National Leaders & Local Farmers to Present in Lewiston & Plainview
LEWISTON, Minn. — The Land Stewardship Project is bringing some of the nation’s leading names in soil health and cover cropping to southeastern Minnesota during a pair of February meetings. These events, which will also include local farmers discussing their experiences with building soil health, are being held Feb. 4 in Plainview Minn., and Feb. 11 in Lewiston. The cost is $10 per person (the fee covers a meal); additional family members and students are $5. Please register at least two days in advance. For more information or to register, contact LSP’s Doug Nopar at 507-523-3366 or firstname.lastname@example.org.
The Feb. 4 meeting, which will be held from 4 p.m. to 8:30 p.m. at the American Legion Hall (215 3rd St. SW) in Plainview, will feature Jay Fuhrer of the USDA Natural Resources Conservation Service (NRCS). Fuhrer and his team in Burleigh County, N. Dak., are recognized internationally for their work to build soil health utilizing innovative farming methods. Farmers, conservationists and scientists have teamed up in that county to put in place integrated crop and livestock systems that are profitable, practical and environmentally sound.
Kelley O’Neill, a Rushford, Minn., crop and livestock farmer who has seen Fuhrer speak, said he provided the perfect balance of practical information and passion for building health soil.
“While some get bogged down in complicated details, Jay does not,” said O’Neill. “He has a very accessible style, which is straightforward and unusually effective. He’s really quite inspiring.”
The Feb. 11 meeting, which is being held from 10 a.m. to 3 p.m. at Church of the Brethren, two miles southeast of Lewiston (25335 County Road 25), will feature Sarah Carlson, Barry Fisher and Jack Boyer.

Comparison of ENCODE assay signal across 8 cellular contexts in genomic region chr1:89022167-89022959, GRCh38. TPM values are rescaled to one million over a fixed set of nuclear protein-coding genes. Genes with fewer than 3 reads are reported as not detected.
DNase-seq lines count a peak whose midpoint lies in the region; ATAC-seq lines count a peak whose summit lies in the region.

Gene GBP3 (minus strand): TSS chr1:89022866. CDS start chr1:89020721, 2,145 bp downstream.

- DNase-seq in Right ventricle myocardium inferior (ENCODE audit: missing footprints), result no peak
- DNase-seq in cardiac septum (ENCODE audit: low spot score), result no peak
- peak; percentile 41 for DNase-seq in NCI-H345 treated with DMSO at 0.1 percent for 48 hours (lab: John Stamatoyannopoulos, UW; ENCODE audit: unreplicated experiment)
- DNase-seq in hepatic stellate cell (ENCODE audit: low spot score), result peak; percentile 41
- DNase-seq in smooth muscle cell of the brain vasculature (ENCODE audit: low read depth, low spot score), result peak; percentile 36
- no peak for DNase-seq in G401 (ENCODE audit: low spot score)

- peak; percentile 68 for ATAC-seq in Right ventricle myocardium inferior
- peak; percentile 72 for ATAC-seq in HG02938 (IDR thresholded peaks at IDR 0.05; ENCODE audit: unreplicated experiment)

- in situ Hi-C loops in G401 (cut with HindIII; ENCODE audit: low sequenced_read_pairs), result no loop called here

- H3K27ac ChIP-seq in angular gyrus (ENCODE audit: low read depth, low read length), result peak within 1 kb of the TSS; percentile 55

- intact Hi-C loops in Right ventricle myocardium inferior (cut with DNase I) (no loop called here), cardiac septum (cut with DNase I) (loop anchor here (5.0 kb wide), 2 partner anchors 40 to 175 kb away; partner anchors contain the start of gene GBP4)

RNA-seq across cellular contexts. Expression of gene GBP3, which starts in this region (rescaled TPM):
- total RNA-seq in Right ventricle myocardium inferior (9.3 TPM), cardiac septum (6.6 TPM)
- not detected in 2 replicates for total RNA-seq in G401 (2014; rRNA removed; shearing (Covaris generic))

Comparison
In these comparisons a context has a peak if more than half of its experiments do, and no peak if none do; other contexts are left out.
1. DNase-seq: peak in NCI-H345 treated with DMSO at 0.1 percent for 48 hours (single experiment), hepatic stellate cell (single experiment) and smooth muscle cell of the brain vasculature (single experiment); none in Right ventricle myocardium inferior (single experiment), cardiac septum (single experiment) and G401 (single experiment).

Carlson is the Midwest Cover Crops Coordinator for Practical Farmers of Iowa (PFI), where she leads the On-farm Research and Cover Cropping Initiative. In recent years, PFI has made major strides in getting cover cropping integrated into that state’s corn and soybean systems utilizing a combination of farmer-to-farmer education, cost-share programs and on-farm research.
Fisher is an NRCS soil health expert based in Indiana. Indiana’s Conservation Cropping Systems Initiative, which Fisher helped launch, has become a model for using teams consisting of farmers, input suppliers, government agencies and scientists to establish and maintain soil-building practices like cover cropping. Indiana currently has over one millions acres of land in cover crops, far more than any other Corn Belt state. Fisher was recently named to head up the NRCS’s soil health initiative for the 10-state Midwest region, which includes Minnesota.
“Given her experience, Carlson may know more than anyone else in the Upper Midwest about how to get cover cropping established on farms,” said Nopar, who is heading up a new LSP soil health initiative in Minnesota. “And Fisher has developed an incredible network for making cover cropping a practical and economically viable method for building soil’s resiliency.”
Boyer raises corn and soybeans in Iowa's northern Tama and southern Grundy counties, and is well-known for his use of cover cropping to improve soil health. He was recently named a “Soil Health Champion” by the National Association of Conservation Districts for sharing his experiences with cover crops and promoting soil health.
Both meetings will feature a panel consisting of southeastern Minnesota farmers who are utilizing cover crops and other methods to build soil health. Panelists will include:
- Jim Purfeerst, Faribault, Minn, row crop farmer, speaking on inter-seeding multi-species cover crops into standing corn in June.
- Kaleb Anderson, Goodhue, Minn., beef, pasture, hay and row crop farmer, speaking on using multi-species cover crop “cocktails” to build soil organic matter, as well as for strip grazing and late summer and fall forage production.
- Curt Tvedt, retired Byron, Minn., dairy farmer, speaking on raising forage and cover crops, and planting soybeans into standing winter rye in late spring.
- Jeff Gillespie, Fountain, Minn., beef, hay and crop farmer, speaking on double cropping forage and multi-species cover crops to boost nitrogen and soil fertility for next year’s corn crop.
- Myron Sylling, Spring Grove, Minn., row crop farmer, speaking on no-till drilling cover crops after corn and soybeans.
- Rory Beyer, Rollingstone, Minn., dairy and beef farmer, speaking on building soil organic matter and breaking weed cycles with cover crops, as well as planting cover crop cocktails to extend the grazing season.
There will also be an opportunity for participants in the February meetings to provide input into what federal farm policy barriers exist when it comes to building soil health and what conservation reforms are needed in the next Farm Bill.